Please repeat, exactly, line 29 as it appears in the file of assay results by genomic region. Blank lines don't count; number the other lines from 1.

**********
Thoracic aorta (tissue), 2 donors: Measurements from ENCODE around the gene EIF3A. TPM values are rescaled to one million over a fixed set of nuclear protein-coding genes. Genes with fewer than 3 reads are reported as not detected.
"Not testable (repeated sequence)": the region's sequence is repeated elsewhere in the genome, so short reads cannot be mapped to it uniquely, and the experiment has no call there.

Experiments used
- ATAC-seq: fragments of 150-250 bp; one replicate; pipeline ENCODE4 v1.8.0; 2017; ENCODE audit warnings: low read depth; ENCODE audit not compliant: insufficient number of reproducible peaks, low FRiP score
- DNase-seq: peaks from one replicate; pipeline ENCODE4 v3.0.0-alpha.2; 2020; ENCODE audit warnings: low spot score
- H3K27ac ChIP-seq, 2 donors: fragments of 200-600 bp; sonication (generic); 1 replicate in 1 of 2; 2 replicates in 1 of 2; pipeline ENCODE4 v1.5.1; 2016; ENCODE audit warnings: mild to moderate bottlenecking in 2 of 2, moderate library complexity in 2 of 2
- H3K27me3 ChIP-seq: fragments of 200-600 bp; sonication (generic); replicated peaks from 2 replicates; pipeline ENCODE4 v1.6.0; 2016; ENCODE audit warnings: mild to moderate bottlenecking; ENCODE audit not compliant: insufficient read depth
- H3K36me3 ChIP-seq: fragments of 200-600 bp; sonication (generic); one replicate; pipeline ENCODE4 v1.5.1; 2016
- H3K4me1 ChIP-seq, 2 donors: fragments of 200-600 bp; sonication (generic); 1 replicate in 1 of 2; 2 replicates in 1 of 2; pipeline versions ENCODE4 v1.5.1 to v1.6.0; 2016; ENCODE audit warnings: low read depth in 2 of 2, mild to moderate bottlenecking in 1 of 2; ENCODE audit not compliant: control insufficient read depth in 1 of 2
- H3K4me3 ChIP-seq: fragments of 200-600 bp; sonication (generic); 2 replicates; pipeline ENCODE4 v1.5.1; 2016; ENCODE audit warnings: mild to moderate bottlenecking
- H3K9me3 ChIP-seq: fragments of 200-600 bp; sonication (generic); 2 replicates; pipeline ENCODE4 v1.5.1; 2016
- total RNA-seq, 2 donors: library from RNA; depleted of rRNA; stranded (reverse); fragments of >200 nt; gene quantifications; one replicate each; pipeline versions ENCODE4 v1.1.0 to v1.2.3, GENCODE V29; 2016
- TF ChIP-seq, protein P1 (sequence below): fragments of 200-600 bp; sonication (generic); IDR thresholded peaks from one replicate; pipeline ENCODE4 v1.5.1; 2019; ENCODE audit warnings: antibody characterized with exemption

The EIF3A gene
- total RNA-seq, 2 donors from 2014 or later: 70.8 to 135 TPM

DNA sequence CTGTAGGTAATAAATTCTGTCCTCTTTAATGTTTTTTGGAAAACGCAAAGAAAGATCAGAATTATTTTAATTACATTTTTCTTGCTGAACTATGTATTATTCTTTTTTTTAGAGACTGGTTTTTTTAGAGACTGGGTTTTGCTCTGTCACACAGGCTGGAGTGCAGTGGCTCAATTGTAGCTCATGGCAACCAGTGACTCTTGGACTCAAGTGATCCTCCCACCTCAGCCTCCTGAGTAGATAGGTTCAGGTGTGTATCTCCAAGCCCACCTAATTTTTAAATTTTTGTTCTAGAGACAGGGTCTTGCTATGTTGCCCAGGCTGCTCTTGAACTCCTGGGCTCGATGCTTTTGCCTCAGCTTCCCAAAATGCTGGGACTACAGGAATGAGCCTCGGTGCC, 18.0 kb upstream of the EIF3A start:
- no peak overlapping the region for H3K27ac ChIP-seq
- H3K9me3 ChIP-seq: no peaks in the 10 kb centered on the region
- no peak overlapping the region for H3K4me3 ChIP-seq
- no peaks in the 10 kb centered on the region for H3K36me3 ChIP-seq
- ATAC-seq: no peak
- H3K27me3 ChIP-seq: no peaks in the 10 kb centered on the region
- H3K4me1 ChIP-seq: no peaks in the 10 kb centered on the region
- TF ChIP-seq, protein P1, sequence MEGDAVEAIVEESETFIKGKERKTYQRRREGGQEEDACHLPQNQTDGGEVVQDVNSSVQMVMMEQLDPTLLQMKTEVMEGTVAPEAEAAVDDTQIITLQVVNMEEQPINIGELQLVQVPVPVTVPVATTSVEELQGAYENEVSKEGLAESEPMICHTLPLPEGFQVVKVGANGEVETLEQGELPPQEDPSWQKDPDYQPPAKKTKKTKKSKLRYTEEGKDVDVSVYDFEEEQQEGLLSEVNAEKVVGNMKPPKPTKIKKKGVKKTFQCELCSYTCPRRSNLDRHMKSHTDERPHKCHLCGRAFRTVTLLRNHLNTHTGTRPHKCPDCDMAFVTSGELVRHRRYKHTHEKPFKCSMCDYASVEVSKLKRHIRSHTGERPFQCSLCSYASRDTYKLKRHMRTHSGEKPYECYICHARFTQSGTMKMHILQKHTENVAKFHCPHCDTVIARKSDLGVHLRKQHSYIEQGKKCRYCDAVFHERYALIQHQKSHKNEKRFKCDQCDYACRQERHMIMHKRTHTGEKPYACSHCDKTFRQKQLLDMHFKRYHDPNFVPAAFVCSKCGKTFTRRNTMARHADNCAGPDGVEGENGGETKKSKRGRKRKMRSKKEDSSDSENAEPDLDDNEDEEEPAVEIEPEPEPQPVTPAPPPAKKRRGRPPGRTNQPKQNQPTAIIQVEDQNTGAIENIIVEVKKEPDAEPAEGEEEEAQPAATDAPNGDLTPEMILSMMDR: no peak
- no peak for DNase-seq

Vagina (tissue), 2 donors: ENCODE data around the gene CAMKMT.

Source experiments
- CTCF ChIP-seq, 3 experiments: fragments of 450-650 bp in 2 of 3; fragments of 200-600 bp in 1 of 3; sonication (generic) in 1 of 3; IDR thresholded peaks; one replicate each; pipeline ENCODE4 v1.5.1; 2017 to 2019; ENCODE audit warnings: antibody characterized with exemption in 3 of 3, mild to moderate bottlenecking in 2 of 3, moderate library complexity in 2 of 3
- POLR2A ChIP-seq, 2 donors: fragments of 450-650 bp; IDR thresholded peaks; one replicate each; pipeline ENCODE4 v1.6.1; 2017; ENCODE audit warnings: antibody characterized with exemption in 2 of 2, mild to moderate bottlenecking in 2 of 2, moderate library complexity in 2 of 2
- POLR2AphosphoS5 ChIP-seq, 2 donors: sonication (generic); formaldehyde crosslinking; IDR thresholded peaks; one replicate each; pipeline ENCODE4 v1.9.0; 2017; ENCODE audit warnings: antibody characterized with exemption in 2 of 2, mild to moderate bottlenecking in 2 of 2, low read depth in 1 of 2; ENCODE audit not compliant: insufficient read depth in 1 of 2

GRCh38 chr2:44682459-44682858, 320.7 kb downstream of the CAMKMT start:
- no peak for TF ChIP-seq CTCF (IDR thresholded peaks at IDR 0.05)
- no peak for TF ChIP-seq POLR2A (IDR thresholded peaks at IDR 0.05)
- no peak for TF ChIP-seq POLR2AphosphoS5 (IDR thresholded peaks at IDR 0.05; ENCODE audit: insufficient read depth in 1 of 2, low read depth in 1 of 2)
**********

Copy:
- POLR2A ChIP-seq, 2 donors: fragments of 450-650 bp; IDR thresholded peaks; one replicate each; pipeline ENCODE4 v1.6.1; 2017; ENCODE audit warnings: antibody characterized with exemption in 2 of 2, mild to moderate bottlenecking in 2 of 2, moderate library complexity in 2 of 2